In a concise and easy-to-read way, Greg Boyd presents the central ideas of his cruciform hermeneutic (how to read the Bible through the lens of Jesus Christ and Him crucified), while addressing some of the major issues related to this approach.
Also, this book includes more "illustrations" and stories than does the more scholarly work. This helps generate interest in the average reader and helps show why Greg's cruciform hermeneutic is helpful for life, theology, and ministry.
However, as with the two-volume work, although I agree with nearly everything Greg writes in the book, I once again found myself disagreeing with the central idea ... that God withdraws from Jesus on the cross, and therefore, in the violent portions of the OT, God is withdrawing Himself from the people and nations who experience/suffer violence. While Greg is absolutely right that "something else is going on" in those violent texts, I do not think that the "something else" is that God is withdrawing from Jesus or from other people.
I too have a cruciform hermeneutic, and I do not believe it is necessary to read Jesus' statement from the cross "My God, My God, Why have you forsaken me?" as a statement about God withdrawing from Jesus. Therefore, I do not believe that it is necessary to read the violent portions of the OT as God withdrawing from other people/nations. I do not believe God ever withdraws from the objects of His love, whether it is Jesus or humans. Jesus said, "I will never leave you nor forsake you," and since Jesus fully reveals God to us, then we must not say that God ever leaves us or forsakes us either. He did not forsake Jesus, and God does not forsake (or withdraw from) humans.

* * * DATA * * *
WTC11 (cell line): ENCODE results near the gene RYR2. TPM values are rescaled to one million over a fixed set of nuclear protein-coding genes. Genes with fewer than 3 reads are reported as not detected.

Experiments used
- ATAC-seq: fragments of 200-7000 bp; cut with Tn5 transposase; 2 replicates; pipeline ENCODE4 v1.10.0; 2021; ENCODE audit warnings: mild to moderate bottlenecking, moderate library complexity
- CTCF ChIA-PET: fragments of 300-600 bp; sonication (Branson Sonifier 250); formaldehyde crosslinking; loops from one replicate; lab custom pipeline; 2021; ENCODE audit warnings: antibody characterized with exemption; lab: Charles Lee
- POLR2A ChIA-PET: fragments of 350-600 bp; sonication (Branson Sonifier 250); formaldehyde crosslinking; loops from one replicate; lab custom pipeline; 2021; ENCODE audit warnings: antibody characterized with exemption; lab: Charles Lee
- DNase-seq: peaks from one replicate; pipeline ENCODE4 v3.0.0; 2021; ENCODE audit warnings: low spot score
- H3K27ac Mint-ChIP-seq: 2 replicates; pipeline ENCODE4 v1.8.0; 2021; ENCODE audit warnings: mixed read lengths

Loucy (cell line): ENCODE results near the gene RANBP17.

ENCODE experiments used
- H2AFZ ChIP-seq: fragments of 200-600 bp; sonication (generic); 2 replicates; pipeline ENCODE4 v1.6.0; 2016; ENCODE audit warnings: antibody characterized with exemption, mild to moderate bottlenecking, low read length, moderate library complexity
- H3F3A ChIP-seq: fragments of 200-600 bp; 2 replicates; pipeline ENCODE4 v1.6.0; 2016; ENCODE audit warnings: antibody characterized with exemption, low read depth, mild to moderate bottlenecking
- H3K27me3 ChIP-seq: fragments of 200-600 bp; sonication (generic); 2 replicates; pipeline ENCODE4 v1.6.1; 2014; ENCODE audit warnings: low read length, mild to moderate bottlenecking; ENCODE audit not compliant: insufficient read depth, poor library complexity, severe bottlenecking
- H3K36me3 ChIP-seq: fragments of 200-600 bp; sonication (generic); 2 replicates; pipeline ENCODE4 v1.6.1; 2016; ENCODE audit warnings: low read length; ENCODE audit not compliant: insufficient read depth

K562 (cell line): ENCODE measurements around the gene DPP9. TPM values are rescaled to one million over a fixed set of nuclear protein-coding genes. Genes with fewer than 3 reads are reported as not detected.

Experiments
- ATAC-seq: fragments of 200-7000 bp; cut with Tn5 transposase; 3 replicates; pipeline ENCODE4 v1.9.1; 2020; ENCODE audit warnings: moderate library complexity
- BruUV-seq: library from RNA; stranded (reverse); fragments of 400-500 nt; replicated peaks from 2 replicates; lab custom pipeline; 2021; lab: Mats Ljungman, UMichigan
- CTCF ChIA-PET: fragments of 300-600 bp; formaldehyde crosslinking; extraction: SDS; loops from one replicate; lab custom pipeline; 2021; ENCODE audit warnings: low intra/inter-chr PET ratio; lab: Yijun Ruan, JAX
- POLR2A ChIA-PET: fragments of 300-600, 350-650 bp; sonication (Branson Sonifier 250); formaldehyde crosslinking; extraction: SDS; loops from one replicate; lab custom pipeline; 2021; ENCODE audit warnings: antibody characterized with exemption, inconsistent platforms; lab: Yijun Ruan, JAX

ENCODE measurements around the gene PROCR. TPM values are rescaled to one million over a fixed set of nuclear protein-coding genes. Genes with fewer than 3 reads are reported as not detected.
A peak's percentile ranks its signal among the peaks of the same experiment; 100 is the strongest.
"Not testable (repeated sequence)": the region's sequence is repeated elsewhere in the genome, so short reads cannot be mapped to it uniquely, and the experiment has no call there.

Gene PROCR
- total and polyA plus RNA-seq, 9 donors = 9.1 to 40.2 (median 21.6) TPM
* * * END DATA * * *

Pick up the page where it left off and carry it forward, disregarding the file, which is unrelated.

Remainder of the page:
Anyway, ... yes, read this book. I recommend you read it before the two-volume work, "The Crucifixion of the Warrior God." Greg presents a spectacular vision of the love God has for all people, as revealed in the crucified Christ. Understand that Greg is absolutely correct that we must understand God, Scripture, and life through the lens of Jesus Christ and Him crucified. But if you are uncomfortable with the idea that God withdraws when people need Him most, just recognize that there are other ways of understanding what happened to Jesus on the cross and what His crucifixion reveals about the violent portions of Scripture.
I have never been satisfied by the traditional United States Church answer and I have wrestled with answering the above question.
If you, like me, struggle with the same questions then this book is perfect reading.